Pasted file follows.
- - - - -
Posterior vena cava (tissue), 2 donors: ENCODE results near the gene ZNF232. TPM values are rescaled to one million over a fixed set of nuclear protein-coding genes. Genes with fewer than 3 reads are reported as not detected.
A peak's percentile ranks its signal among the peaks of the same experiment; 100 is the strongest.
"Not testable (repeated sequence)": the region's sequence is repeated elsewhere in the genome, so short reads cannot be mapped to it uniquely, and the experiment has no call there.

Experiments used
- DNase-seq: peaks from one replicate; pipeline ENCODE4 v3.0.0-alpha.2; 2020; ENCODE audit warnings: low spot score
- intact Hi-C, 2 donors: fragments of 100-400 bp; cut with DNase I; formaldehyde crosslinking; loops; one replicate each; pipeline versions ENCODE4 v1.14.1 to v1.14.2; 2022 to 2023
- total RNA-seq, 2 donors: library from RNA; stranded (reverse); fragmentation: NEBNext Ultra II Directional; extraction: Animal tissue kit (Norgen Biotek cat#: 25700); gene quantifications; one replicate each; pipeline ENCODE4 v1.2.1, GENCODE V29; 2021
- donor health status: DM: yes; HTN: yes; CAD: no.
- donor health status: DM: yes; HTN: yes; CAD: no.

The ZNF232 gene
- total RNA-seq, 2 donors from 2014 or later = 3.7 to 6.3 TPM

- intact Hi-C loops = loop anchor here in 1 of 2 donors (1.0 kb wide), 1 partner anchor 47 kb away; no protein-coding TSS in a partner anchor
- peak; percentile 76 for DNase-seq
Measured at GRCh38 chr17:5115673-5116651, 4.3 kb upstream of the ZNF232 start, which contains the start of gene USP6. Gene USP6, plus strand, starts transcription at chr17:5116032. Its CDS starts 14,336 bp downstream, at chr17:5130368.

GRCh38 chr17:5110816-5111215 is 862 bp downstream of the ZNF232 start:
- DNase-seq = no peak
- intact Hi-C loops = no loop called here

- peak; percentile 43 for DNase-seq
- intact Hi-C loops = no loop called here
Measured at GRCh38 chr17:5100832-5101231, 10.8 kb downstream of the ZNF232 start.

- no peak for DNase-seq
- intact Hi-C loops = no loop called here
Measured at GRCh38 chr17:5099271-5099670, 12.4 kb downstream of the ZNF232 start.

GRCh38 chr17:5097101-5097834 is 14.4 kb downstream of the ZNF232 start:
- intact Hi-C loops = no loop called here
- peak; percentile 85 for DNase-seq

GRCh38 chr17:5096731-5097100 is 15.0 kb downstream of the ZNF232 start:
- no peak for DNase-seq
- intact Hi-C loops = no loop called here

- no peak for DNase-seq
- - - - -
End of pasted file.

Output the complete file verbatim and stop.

Posterior vena cava (tissue), 2 donors: ENCODE results near the gene ZNF232. TPM values are rescaled to one million over a fixed set of nuclear protein-coding genes. Genes with fewer than 3 reads are reported as not detected.
A peak's percentile ranks its signal among the peaks of the same experiment; 100 is the strongest.
"Not testable (repeated sequence)": the region's sequence is repeated elsewhere in the genome, so short reads cannot be mapped to it uniquely, and the experiment has no call there.

Experiments used
- DNase-seq: peaks from one replicate; pipeline ENCODE4 v3.0.0-alpha.2; 2020; ENCODE audit warnings: low spot score
- intact Hi-C, 2 donors: fragments of 100-400 bp; cut with DNase I; formaldehyde crosslinking; loops; one replicate each; pipeline versions ENCODE4 v1.14.1 to v1.14.2; 2022 to 2023
- total RNA-seq, 2 donors: library from RNA; stranded (reverse); fragmentation: NEBNext Ultra II Directional; extraction: Animal tissue kit (Norgen Biotek cat#: 25700); gene quantifications; one replicate each; pipeline ENCODE4 v1.2.1, GENCODE V29; 2021
- donor health status: DM: yes; HTN: yes; CAD: no.
- donor health status: DM: yes; HTN: yes; CAD: no.

The ZNF232 gene
- total RNA-seq, 2 donors from 2014 or later = 3.7 to 6.3 TPM

- intact Hi-C loops = loop anchor here in 1 of 2 donors (1.0 kb wide), 1 partner anchor 47 kb away; no protein-coding TSS in a partner anchor
- peak; percentile 76 for DNase-seq
Measured at GRCh38 chr17:5115673-5116651, 4.3 kb upstream of the ZNF232 start, which contains the start of gene USP6. Gene USP6, plus strand, starts transcription at chr17:5116032. Its CDS starts 14,336 bp downstream, at chr17:5130368.

GRCh38 chr17:5110816-5111215 is 862 bp downstream of the ZNF232 start:
- DNase-seq = no peak
- intact Hi-C loops = no loop called here

- peak; percentile 43 for DNase-seq
- intact Hi-C loops = no loop called here
Measured at GRCh38 chr17:5100832-5101231, 10.8 kb downstream of the ZNF232 start.

- no peak for DNase-seq
- intact Hi-C loops = no loop called here
Measured at GRCh38 chr17:5099271-5099670, 12.4 kb downstream of the ZNF232 start.

GRCh38 chr17:5097101-5097834 is 14.4 kb downstream of the ZNF232 start:
- intact Hi-C loops = no loop called here
- peak; percentile 85 for DNase-seq

GRCh38 chr17:5096731-5097100 is 15.0 kb downstream of the ZNF232 start:
- no peak for DNase-seq
- intact Hi-C loops = no loop called here

- no peak for DNase-seq